×

UPSC Courses

DNA banner

DAILY NEWS ANALYSIS

GS-III :
  • 14 May, 2020

  • 10 Min Read

Foreign Contribution Regulation Act (FCRA),2010

FCRA

Context

A decision by the U.S. Centre for Disease Control and Prevention (CDC) to donate $3.6 million to Indian labs and research agencies to assist in countering COVID-19 pandemic could run into delays, given that the agency has been placed on a “watch list” since Decemver 2019.

About FCRA

Foreign Contribution Regulation Act (FCRA) is a consolidating act passed by the Government of India in the year 2010. It seeks to regulate the foreign contributions or donations and hospitality (air travel, hotel accommodation etc) to Indian organizations and individuals and to stop such contributions which might damage the national interest.

Since the Act is internal security legislation, despite being a law related to financial legislation, it falls into the purview of Home Ministry and not the Reserve Bank of India (RBI)

Need for FCRA:

The act aims at keeping a check on foreigners influencing the Indian electoral politics, journalists, public servants etc. for wrong purposes or activities detrimental to the public interest. Those violating the provisions of FCRA can be jailed up to a term of 5 years.

Salient features of FCRA 2010:

The FCRA was enacted in 1976 in order to maintain strict control over voluntary organisations and political associations that received foreign fundings.

In the year 1984, an amendment was made to the act requiring all the Non Governmental Organisations to register themselves with the Home Ministry. In 2010, the act was repealed and a new act with strict provisions was enacted.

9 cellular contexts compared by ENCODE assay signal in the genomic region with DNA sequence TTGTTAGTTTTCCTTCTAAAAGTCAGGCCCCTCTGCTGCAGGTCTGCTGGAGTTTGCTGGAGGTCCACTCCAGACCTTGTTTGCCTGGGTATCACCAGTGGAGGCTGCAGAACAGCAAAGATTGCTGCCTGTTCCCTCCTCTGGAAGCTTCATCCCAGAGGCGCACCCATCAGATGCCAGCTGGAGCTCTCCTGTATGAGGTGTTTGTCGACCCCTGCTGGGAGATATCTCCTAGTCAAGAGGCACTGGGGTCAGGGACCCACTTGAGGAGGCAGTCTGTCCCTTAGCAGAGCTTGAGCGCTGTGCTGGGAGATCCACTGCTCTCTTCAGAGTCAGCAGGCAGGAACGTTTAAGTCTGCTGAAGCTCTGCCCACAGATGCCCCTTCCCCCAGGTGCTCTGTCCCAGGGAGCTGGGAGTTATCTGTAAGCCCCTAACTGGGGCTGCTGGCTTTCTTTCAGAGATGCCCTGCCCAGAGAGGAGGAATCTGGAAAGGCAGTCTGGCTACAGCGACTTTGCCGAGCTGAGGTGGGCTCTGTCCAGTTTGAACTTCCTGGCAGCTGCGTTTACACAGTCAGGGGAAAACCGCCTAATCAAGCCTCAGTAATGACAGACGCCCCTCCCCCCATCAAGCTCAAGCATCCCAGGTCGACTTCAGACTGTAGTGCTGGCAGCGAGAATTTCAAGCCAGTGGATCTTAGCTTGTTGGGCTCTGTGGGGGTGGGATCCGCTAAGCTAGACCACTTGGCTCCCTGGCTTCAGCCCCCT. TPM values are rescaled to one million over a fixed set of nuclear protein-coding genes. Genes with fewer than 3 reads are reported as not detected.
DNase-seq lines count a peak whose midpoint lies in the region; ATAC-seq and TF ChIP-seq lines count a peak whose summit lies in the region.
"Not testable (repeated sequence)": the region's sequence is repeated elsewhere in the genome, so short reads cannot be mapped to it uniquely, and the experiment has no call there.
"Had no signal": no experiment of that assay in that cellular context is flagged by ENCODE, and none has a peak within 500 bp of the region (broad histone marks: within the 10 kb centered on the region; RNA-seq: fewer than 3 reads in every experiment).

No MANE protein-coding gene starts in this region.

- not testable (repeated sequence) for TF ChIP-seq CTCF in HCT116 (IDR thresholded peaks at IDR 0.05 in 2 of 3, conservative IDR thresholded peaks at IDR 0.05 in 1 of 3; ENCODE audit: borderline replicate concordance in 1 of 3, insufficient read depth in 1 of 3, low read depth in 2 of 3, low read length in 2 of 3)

Provisions of the FCRA 2010:

A provision was made for the cancellation of registrations of NGOs if the Home Ministry believes that the organisation is political and not neutral.

The registration certificate granted to the NGOs under the 2010 act came with a five year validity.

A provision was inserted stating that the assets of the person who has become defunct needs to be disposed off in a manner stated by the government.

A separate account needs to be maintained by the organisations to deposit the Foreign Contributions received and no other funds except for Foreign Contributions shall be deposited in that account.

Every bank would be obligated to report to the prescribed authority, the amount of foreign remittances received and other related details such as the source, manner of receipt etc.

Who can accept Foreign Contribution?

Organizations working for definite cultural, social, economic, educational or religious programs, if and only if they are

  • Registered with the Home Ministry
  • Maintaining a seperate account listing the donations received from foreigners, getting it audited by a Chartered Accountant and submitting it to the Home Ministry, every year.

Who are debarred from receiving Foreign Contribution?

  • Candidate contesting an election
  • Cartoonist, editor, publishers of registered newspaper
  • Judge
  • Government servants or employee of any corporation
  • Member of any legislature
  • Political parties

Source: TH


Students Achievement

Search By Date

Newsletter Subscription
SMS Alerts